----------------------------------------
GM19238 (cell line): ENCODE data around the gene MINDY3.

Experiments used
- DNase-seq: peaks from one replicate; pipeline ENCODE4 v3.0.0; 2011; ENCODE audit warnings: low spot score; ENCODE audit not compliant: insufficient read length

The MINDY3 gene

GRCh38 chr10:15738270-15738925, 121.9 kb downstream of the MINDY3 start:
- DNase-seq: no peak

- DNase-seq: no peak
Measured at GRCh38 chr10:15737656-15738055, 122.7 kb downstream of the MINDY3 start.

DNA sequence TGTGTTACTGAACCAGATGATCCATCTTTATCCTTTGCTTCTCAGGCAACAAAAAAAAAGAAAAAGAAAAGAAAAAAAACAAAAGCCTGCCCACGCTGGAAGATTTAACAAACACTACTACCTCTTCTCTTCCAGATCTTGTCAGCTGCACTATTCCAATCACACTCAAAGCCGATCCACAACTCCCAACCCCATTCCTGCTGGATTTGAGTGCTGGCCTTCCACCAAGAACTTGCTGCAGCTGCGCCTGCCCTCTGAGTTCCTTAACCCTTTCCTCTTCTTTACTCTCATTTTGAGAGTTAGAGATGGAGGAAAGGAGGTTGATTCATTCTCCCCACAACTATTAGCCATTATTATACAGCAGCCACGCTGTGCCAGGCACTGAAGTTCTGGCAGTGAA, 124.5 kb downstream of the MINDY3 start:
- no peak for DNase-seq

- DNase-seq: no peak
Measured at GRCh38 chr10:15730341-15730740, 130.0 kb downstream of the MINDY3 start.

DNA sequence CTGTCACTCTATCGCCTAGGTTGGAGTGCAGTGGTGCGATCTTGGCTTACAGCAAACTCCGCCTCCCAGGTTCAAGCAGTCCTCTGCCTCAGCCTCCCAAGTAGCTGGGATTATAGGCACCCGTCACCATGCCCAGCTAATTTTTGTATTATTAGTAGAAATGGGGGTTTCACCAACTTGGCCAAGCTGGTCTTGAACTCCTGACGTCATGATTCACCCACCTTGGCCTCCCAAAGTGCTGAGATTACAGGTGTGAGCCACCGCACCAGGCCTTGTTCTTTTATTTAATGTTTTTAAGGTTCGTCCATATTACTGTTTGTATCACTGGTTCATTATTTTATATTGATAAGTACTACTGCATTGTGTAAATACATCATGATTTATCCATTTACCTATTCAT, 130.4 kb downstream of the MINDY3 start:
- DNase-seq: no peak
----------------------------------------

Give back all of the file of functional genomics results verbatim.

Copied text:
GM19238 (cell line): ENCODE data around the gene MINDY3.

Experiments used
- DNase-seq: peaks from one replicate; pipeline ENCODE4 v3.0.0; 2011; ENCODE audit warnings: low spot score; ENCODE audit not compliant: insufficient read length

The MINDY3 gene

GRCh38 chr10:15738270-15738925, 121.9 kb downstream of the MINDY3 start:
- DNase-seq: no peak

- DNase-seq: no peak
Measured at GRCh38 chr10:15737656-15738055, 122.7 kb downstream of the MINDY3 start.

DNA sequence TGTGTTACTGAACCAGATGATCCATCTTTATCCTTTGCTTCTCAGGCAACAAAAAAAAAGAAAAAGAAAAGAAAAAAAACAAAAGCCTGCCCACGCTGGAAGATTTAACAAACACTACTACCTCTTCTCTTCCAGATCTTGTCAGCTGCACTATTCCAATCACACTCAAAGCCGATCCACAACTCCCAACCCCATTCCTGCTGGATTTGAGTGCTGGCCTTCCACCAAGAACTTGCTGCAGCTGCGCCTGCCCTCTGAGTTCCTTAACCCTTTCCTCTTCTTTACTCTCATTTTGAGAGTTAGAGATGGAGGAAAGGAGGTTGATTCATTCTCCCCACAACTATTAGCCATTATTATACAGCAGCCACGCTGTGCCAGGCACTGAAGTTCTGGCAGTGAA, 124.5 kb downstream of the MINDY3 start:
- no peak for DNase-seq

- DNase-seq: no peak
Measured at GRCh38 chr10:15730341-15730740, 130.0 kb downstream of the MINDY3 start.

DNA sequence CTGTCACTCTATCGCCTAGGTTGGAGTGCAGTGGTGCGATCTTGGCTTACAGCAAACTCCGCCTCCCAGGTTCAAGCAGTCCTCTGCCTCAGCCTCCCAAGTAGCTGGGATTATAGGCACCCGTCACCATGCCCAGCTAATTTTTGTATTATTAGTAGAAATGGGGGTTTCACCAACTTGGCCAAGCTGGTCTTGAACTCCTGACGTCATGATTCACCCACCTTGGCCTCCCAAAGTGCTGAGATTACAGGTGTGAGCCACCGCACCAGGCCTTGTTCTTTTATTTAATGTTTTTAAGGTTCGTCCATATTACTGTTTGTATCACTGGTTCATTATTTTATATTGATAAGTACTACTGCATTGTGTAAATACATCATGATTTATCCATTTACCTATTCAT, 130.4 kb downstream of the MINDY3 start:
- DNase-seq: no peak